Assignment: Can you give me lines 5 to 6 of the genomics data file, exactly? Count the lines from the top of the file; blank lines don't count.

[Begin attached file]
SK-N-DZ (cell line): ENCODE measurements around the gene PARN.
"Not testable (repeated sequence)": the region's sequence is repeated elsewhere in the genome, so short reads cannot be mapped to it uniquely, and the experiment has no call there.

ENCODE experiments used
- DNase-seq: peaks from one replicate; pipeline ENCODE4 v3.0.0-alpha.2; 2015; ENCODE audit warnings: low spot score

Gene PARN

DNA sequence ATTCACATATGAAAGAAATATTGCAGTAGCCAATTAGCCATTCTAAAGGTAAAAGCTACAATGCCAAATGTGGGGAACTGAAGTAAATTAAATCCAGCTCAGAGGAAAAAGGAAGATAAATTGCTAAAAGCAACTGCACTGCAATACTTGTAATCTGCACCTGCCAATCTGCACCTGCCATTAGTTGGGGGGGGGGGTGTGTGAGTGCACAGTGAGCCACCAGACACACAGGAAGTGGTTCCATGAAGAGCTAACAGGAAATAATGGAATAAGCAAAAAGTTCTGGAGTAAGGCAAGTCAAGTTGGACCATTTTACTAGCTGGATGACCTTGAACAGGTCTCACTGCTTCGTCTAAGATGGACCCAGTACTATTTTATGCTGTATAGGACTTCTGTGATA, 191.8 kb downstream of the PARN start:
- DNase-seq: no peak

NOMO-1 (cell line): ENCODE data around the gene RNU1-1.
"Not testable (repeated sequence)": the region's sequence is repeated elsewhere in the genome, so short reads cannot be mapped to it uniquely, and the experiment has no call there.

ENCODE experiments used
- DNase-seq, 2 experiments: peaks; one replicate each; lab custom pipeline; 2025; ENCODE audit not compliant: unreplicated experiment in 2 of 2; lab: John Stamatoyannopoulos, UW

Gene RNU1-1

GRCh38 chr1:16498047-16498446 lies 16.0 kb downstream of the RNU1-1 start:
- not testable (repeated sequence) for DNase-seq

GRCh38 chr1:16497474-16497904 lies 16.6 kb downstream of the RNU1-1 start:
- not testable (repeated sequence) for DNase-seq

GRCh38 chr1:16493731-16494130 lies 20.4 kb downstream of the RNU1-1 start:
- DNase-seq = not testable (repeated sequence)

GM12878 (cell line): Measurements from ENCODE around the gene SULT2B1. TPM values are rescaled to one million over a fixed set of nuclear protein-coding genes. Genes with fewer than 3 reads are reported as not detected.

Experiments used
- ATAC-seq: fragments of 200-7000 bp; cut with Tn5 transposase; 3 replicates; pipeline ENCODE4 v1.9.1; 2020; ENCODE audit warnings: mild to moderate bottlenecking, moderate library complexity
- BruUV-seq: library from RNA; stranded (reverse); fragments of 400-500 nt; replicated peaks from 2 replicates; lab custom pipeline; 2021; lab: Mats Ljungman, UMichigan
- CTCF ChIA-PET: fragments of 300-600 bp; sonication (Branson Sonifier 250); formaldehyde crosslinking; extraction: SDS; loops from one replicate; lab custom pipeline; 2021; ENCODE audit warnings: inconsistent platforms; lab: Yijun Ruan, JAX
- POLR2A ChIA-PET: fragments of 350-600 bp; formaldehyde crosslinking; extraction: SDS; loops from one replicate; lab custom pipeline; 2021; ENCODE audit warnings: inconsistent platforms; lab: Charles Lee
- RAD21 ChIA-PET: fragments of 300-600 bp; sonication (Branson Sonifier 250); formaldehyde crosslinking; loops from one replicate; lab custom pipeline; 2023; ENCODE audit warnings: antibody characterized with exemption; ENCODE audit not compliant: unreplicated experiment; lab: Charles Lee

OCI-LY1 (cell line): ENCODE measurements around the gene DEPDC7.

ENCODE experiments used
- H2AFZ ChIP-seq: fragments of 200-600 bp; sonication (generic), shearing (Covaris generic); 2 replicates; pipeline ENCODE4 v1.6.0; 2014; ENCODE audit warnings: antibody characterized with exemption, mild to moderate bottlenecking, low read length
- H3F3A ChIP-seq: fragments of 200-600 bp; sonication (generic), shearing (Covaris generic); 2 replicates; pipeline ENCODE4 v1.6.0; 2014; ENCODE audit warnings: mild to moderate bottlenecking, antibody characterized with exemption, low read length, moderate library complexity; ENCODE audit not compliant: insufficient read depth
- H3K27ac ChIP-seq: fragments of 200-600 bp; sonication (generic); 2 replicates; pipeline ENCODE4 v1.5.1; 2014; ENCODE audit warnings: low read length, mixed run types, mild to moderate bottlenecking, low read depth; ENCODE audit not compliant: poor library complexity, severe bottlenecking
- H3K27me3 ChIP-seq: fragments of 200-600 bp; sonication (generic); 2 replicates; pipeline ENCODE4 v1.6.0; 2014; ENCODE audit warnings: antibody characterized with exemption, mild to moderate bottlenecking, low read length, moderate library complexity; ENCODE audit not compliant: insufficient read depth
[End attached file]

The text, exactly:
Gene PARN

DNA sequence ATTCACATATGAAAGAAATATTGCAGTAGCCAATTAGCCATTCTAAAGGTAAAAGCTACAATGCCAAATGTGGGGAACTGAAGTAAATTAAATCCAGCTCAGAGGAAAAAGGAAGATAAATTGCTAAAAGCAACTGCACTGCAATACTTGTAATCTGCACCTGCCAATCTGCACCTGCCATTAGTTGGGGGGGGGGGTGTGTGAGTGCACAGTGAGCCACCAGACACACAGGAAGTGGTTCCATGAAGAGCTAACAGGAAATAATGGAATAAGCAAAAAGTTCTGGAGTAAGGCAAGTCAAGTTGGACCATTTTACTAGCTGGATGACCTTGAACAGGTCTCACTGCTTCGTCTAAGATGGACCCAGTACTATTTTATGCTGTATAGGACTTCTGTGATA, 191.8 kb downstream of the PARN start: